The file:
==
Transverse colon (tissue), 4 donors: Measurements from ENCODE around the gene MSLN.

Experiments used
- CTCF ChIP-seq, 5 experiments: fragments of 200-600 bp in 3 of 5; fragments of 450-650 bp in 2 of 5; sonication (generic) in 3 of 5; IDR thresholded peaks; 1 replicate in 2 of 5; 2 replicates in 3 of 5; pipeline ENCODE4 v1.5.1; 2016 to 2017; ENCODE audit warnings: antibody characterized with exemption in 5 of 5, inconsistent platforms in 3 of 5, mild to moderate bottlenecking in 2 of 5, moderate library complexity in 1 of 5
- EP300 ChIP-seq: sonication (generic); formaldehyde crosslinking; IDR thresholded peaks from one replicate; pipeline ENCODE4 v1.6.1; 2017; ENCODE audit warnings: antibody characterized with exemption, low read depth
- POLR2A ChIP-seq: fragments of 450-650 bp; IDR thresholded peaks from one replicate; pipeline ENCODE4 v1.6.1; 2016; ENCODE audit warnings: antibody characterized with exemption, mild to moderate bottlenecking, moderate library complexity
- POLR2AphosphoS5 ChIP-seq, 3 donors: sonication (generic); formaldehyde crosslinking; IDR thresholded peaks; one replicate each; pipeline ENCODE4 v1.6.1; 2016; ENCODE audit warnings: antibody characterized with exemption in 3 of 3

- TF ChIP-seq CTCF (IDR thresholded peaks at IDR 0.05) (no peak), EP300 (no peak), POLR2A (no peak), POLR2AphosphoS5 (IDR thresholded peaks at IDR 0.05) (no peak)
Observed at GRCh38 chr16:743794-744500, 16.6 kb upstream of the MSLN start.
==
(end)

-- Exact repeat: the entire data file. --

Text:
Transverse colon (tissue), 4 donors: Measurements from ENCODE around the gene MSLN.

Experiments used
- CTCF ChIP-seq, 5 experiments: fragments of 200-600 bp in 3 of 5; fragments of 450-650 bp in 2 of 5; sonication (generic) in 3 of 5; IDR thresholded peaks; 1 replicate in 2 of 5; 2 replicates in 3 of 5; pipeline ENCODE4 v1.5.1; 2016 to 2017; ENCODE audit warnings: antibody characterized with exemption in 5 of 5, inconsistent platforms in 3 of 5, mild to moderate bottlenecking in 2 of 5, moderate library complexity in 1 of 5
- EP300 ChIP-seq: sonication (generic); formaldehyde crosslinking; IDR thresholded peaks from one replicate; pipeline ENCODE4 v1.6.1; 2017; ENCODE audit warnings: antibody characterized with exemption, low read depth
- POLR2A ChIP-seq: fragments of 450-650 bp; IDR thresholded peaks from one replicate; pipeline ENCODE4 v1.6.1; 2016; ENCODE audit warnings: antibody characterized with exemption, mild to moderate bottlenecking, moderate library complexity
- POLR2AphosphoS5 ChIP-seq, 3 donors: sonication (generic); formaldehyde crosslinking; IDR thresholded peaks; one replicate each; pipeline ENCODE4 v1.6.1; 2016; ENCODE audit warnings: antibody characterized with exemption in 3 of 3

- TF ChIP-seq CTCF (IDR thresholded peaks at IDR 0.05) (no peak), EP300 (no peak), POLR2A (no peak), POLR2AphosphoS5 (IDR thresholded peaks at IDR 0.05) (no peak)
Observed at GRCh38 chr16:743794-744500, 16.6 kb upstream of the MSLN start.